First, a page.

Tantra Yoga History

Tantra Yoga, Seeing the Sacred in the Mundane

Although it only formally became relevant in the East after the fifth century A.D., Tantra Yoga (or Tantrism) is an ancient form of yoga. It is a path of ritual and esoteric practices to awaken shakti (latent cosmic energy).

One of Tantra Yoga’s basic principles is seeing the sacred in the mundane. The objective of Tantric training is to transcend the barriers between the holy and unholy as a means to reveal our Real Essence, the Self. A Tantric practitioner aims to see all aspects of the natural world as manifestations of the Divine Shakti. Tantra celebrates the human body and seeks to unite all dualities within the body. While Raja Yoga (“royal” yoga) emphasizes the restraint of the fluctuations of the mind as the way to liberation, Tantra Yoga asserts that we should open to the prana (cosmic life force) both within and without the body in order to awaken to the Divine.

A World-Embracing Approach

Tantra Yoga is characterized by its acceptance of the world—of all events and experiences—viewing everything as complete and appropriate aspects of life. Our life experiences become the arena in which we cultivate spiritual understanding. Unlike many traditions, which deny the world or have strict rules and ritual prohibitions, the Tantric tradition recognizes that no area of life should be rejected. Freedom, spontaneity, creativity, and well-being in this lifetime are the experiences a Tantric practitioner seeks. Tantric practices are an exaltation of energies and feelings, all aimed at revealing the Spiritual Heart (the Supreme Self).

There Are Three Main Types of Tantra Yoga:

  1. Left-Hand Tantra (vama marga), which includes sexual techniques and other non-conformist practices
  2. Right-Hand Tantra (dakshina marga), which includes the use of a variety of ritualistic methods but does not include sexual acts
  3. Direct Tantra, which focuses on meditative practices

Tantra Yoga uses the power of mantras (sacred formulas) and yantras (diagrams symbolizing the Cosmos or various divinities). In some practices, Tantra also uses the help of healing and purifying plants. Rituals are consecrated to Shakti (the Divine Mother) in Her countless forms, or to Shiva (the supreme transcendental reality). Tantra Yoga also uses asanaspranayama, and mudras, and has a synergistic relationship with Bhakti Yoga (the yoga of Devotion). An important part of Tantra (even considered its heart) is Dasha Maha Vidya Yoga (the yoga of the Ten Great Wisdoms).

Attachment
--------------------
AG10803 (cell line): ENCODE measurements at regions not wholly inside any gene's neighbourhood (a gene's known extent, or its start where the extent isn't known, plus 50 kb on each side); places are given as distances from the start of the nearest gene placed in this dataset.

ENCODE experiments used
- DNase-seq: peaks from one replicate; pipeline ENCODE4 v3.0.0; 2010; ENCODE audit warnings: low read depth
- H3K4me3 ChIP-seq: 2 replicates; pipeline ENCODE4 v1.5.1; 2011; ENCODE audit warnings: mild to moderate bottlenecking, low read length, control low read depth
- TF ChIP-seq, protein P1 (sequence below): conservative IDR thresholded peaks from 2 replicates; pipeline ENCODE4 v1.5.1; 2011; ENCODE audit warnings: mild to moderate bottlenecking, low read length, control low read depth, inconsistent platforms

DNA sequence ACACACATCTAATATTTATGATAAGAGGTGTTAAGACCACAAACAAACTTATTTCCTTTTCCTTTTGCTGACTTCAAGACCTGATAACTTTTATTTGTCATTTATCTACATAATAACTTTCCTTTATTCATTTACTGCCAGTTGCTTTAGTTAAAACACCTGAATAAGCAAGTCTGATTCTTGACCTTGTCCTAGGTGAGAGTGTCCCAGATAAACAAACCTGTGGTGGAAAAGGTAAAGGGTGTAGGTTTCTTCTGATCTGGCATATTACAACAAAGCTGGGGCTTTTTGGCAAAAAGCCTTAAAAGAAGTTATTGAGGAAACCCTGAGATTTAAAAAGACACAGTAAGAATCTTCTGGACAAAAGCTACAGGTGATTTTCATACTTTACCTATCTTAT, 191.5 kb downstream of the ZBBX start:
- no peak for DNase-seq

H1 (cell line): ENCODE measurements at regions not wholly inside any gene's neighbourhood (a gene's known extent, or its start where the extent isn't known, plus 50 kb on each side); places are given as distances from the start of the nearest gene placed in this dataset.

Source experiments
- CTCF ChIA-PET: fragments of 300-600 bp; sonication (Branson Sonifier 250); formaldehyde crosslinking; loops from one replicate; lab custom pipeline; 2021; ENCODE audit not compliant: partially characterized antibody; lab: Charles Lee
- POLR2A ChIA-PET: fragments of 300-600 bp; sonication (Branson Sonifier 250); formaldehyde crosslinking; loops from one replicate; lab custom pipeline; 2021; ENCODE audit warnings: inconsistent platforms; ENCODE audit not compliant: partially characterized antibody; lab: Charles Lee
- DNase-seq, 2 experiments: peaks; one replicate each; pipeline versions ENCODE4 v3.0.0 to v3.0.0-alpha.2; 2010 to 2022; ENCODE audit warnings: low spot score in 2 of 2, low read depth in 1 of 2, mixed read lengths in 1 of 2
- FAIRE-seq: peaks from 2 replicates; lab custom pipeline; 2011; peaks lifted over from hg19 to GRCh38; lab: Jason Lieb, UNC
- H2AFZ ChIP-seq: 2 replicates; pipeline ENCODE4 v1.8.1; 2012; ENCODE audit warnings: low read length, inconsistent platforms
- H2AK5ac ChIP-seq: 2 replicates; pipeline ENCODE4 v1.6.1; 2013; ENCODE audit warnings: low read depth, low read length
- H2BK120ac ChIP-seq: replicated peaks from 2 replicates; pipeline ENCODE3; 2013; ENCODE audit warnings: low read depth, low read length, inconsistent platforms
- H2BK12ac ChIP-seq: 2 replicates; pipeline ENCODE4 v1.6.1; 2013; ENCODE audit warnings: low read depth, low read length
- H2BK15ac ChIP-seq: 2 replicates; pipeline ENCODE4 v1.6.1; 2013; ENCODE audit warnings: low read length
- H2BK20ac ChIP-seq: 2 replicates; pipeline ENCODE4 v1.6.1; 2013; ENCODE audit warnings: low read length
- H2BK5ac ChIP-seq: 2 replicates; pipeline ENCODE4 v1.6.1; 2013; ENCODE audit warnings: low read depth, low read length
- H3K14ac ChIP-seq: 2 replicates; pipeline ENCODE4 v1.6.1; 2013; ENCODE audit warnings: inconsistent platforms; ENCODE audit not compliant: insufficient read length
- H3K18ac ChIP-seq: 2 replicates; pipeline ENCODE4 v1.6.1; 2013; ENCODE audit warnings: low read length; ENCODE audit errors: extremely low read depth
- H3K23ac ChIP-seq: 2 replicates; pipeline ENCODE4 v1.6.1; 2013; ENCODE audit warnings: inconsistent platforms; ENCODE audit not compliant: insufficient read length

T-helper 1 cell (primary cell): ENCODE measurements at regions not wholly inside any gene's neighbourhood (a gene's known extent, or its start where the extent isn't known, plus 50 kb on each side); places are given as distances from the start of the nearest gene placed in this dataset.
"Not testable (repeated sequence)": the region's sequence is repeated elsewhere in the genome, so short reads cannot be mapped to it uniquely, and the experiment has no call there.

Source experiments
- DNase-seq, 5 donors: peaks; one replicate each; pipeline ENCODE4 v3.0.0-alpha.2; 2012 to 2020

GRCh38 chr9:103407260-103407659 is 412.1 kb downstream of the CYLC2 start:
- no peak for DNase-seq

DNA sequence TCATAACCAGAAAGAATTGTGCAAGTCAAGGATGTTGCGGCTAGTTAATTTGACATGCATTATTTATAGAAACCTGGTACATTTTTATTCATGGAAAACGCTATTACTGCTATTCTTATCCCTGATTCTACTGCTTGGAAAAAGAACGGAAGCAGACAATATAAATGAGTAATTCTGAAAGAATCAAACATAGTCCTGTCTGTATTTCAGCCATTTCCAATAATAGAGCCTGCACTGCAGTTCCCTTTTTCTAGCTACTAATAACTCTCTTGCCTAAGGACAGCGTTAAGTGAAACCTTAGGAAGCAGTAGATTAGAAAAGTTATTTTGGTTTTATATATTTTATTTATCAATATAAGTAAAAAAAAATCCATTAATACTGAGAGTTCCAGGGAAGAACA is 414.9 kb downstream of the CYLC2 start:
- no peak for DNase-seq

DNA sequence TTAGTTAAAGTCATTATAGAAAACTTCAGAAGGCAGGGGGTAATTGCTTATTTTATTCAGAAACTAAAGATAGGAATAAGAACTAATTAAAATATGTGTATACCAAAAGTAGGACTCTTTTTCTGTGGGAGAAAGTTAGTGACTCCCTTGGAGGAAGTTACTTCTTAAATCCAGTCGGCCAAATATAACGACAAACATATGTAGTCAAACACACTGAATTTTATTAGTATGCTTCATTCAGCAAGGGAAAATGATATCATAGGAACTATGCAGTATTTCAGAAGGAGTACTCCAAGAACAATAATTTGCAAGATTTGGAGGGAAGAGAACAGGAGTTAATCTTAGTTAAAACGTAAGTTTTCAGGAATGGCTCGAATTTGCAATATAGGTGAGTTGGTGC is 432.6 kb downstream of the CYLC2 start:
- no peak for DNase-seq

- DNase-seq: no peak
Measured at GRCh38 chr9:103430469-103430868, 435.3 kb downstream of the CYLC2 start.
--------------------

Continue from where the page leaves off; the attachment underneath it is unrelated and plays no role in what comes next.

The Dasha Mahavidya (10 aspects of the Adi  Parashakti) are from Tantra and are embodied by 10 wisdom goddesses. While the gods are embodiments of laws of nature, the goddesses are embodiments of the powers (Shakti) that drive them and all of creation. The first cannot function without the power of the second.

We are delighted to be having Halo Seronko taking us on the journey through understanding the deeper historical background of Tantra Yoga, while also breaking down the philosophies that are encompassed here.

 

"Shivakti Tantra Yoga is an offering of honoring, cultivating and exalting this experience of inner alchemy and embodiment through the ancient lineages of traditional Tantric Yoga. Through Asana, Pranayama, Bandha, Kriya, Dhyana and Puja we prepare the body for the alchemical process of Kundalini Awakening. Deepening into Tantric theory we get to know intimately the forces of nature and consciousness that are the essence of existence, and explore the multiplicity of inner frequencies through their embodied forms as Gods and Goddesses, primarily Shiva and Shakti in their many faces. Drawing primarily from the two main lineages of Tantra; the Shakti oriented Sri Vidya system, and the Shiva oriented Kaishmir Shaivist system, we weave the powerful Tantric languages of Mantra, Yantra, and Mudra to connect us deeper with the powerful forces of creation that are Shiva and Shakti within us.

Shivakti Tantra Yoga is a weaving of the red and the white, the Sukra, or seed, and Rakta, blood, the left and the right hand paths. It is an invitation to remember our own Divinity, to awaken our true nature, and to begin living as embodied Dieties through the temple of the heart, and the way of beauty and mindfulness.

Remembering the ultimate goal,  allowing this powerful creative force to guide our souls into the light of ultimate consciousness and union with the Divine." - Halo Seronko